Whatever the roll -- "Doc", friend or both -- the medic serves with a sense of devotion and responsibility that marks him as a "Man with a mission". Often that mission involves a life or death battle; usually the medic and life win.

Thank you, members of the 34th PID. It was a great honor to post this story. God Bless you for all you did for us.
My warmest regards,

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  1. Kay Easterling (from Facebook)
    I read your story with great interest. Was your husband a medic? That war was played into my head every night on the news, the first war to be filmed daily. I hated those horrid pictures and the horrid pictures of the civil rights movement.... But my father liked to watch the news and however disturbing it was, he said we should watch it and learn. I learned to hate war and the bigotry that was still around in the '60's. It still is today, but not with the same intensity of those days. Your story is a tribute to all those young men who gave their lives. 40,000 plus. Too many to lose in a war we didn't win.

  2. Yes, Kay,
    Doug was a medic with the army. He won seven medals posthumously. I started the blog as a memorial to him and to all of the men and women who served in Nam. I'm looking forward to more and more stories to share. People are ready to hear now.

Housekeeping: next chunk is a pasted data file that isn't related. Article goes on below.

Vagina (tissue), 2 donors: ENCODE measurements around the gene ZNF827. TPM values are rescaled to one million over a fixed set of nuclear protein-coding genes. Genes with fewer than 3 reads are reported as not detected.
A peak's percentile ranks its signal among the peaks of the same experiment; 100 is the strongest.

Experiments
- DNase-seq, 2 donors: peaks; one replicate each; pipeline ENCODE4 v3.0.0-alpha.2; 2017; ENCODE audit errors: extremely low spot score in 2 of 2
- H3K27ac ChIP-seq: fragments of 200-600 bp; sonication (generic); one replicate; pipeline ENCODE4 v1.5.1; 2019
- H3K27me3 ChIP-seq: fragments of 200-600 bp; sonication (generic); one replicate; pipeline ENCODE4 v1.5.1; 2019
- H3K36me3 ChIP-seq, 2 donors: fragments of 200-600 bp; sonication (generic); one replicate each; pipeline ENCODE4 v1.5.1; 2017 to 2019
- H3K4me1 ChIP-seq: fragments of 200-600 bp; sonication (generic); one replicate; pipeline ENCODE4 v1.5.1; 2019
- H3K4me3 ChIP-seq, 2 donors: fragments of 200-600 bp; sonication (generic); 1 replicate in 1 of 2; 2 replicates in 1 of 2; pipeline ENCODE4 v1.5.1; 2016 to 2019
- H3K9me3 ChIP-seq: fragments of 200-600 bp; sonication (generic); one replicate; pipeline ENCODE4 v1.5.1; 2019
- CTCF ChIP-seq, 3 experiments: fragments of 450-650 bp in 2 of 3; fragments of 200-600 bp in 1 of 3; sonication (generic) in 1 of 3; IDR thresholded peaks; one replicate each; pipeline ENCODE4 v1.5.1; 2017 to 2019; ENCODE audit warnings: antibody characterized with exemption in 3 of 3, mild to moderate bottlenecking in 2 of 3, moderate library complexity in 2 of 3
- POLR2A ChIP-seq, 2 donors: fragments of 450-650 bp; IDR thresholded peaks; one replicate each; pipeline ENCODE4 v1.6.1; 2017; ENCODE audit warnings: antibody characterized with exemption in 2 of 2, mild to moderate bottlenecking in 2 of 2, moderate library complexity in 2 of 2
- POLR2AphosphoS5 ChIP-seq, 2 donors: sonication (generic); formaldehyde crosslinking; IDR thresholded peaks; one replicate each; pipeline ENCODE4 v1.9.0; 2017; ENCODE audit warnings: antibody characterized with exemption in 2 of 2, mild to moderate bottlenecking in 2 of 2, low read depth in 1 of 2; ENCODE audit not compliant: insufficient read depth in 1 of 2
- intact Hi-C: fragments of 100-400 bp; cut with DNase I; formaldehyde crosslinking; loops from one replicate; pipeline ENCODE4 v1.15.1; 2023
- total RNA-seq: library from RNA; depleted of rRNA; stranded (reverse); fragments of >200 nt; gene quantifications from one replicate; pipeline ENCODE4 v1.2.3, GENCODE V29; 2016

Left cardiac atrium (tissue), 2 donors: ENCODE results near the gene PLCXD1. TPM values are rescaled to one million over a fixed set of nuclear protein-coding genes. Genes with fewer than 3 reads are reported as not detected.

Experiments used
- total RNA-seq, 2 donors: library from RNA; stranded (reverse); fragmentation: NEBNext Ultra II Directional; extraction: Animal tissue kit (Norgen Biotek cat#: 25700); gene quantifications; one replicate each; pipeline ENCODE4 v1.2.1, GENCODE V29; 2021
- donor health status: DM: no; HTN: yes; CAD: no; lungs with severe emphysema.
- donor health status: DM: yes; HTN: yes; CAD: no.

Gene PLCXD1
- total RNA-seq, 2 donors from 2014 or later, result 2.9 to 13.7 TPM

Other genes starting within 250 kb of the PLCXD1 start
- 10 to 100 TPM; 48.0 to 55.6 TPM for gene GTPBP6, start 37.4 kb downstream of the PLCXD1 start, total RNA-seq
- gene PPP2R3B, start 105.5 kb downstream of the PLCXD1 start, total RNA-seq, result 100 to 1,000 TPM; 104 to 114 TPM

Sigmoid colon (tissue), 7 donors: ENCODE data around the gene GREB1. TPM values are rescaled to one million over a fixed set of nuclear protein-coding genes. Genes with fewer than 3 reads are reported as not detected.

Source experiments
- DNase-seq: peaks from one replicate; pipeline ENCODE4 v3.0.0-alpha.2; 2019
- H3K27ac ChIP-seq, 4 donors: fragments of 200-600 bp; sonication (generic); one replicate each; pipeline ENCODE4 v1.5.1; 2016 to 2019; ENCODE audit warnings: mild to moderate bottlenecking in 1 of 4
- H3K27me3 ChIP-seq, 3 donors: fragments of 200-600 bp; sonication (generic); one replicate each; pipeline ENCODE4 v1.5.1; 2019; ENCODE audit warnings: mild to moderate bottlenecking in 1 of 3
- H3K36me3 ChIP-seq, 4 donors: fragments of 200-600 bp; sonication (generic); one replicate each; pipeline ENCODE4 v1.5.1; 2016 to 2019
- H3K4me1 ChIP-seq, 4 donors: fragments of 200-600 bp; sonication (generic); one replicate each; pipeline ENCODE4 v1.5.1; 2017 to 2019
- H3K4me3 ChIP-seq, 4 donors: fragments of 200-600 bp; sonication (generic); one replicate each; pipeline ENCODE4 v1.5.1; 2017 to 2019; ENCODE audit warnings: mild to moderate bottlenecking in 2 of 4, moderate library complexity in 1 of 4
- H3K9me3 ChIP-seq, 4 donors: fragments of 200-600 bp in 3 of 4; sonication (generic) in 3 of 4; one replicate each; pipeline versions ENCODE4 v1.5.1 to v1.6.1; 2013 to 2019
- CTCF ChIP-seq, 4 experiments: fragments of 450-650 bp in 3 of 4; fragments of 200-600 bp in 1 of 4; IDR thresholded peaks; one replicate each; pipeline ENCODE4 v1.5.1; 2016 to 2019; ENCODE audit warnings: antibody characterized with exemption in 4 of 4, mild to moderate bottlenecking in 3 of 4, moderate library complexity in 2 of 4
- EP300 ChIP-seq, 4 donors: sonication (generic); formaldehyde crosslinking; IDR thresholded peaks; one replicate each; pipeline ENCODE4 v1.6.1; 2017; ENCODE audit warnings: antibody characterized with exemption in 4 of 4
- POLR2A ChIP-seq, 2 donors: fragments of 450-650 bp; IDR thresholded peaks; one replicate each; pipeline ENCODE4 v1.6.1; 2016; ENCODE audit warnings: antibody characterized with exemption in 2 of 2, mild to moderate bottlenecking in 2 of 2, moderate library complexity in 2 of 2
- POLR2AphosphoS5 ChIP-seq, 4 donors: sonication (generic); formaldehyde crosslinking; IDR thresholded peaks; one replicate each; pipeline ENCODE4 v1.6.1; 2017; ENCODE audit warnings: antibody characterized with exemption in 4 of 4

Hugs, CJ

  3. Mike Rearic (from Facebook)
    Now get it through email.
    Really good stuff!!

  4. Ufo Vietnam (from Facebook Messages)
    July 25 at 12:15pm
    You are a great writer. Did you ever think to write a book about Nam?

    Answer from: CJ Heck
    July 25 at 12:26pm
    Thank you sincerely for your kind words; however, I'm predominantly a writer of children's stories and poems -- I have one book already published for children and two more coming out soon. Being a Vietnam widow, the subject is just too close to my heart to write a whole book. I have one poem that I wrote about being a widow and it took nearly 40 years to write it, because again, it was too painful, too close to my heart. No, I started the Memoirs From Nam blog to give vets a healing platform in which to share with not only each other, but the entire world -- it's time. People are ready to know. People want to hear the truth, not Hollywood's slanted versions.

    Please encourage your friends to follow Memoirs From Nam. Encourage them to write and share their feelings and memories -- there's no greater gift I could give to my husband's memory. Thank you for taking the time to write to me!

  5. The Medic. What can you say? Heroes in my opinion before they ever put foot on enemy soul, before they put the first pressure dressing on a wounded comrade, they are heroes. To save the lives of members of his platoon is nothing short of miracles in many cases. Very nice writing by Michael Van Strien. Thank you for posting it.